After successful completion of this module, the student is able to:
- Describe the major programming paradigms (FP, LP and CP) and their essential characteristics and differences
- Write basic programs in all major programming paradigms
- Solve non-trivial programming problems in FP and CP
- Explain the concepts and importance of typing, in terms of FP and CC
- Explain and use the typical types and data structures in FP and CP
- Explain and take advantage of the evaluation and execution mechanisms of FP (lazy evaluation) and CP (hardware-related aspects, concurrency models)
- Explain and use the following concepts of FP: recursion, list comprehension, higher order functions, function composition, lazy evaluation.
- Explain and use the following concepts of CP: interleaving, fairness, deadlock, memory models, synchronisation, locking.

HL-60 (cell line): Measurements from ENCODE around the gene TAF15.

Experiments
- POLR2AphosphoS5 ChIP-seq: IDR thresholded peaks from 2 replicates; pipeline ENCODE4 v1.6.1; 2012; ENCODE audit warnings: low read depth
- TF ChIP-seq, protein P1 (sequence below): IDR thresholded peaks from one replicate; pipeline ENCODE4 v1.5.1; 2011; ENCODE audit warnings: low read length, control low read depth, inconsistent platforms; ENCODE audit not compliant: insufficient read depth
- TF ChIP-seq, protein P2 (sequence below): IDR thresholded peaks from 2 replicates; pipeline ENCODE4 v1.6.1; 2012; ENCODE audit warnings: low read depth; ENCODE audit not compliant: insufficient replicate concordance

- Explain and use the following concepts of CC: syntactic and semantic analysis, scanning, parsing, run-time organisation, code generation, optimisation.
- Write a compiler for a non-trivial imperative language with concurrency features generating a given (dedicated) instruction set.
Up until this point, the students have mainly learned imperative, object-oriented programming. This module will extend their awareness and ability in the following directions:
These three strands are initially taught separately and come together in the module project, where the students develop a compiler for their own language with support for parallelism, generating code that runs on an extensible hardware emulator written in a functional language.
- Non-imperative programming: in particular, the functional paradigm (extensively) and the logic paradigm (briefly)
- Programming for concurrent systems: concepts, data structures and algorithms for multi-core and GPU-based parallelism
- Programming language technology: parsing, compilation and code generation
The module presents a mixture of
- Lectures to provide an overview and motivation of the material
- Exercise sessions to get familiar with the concepts
- Laboratory exercises to practice the acquired skills
- Small projects and a larger final project.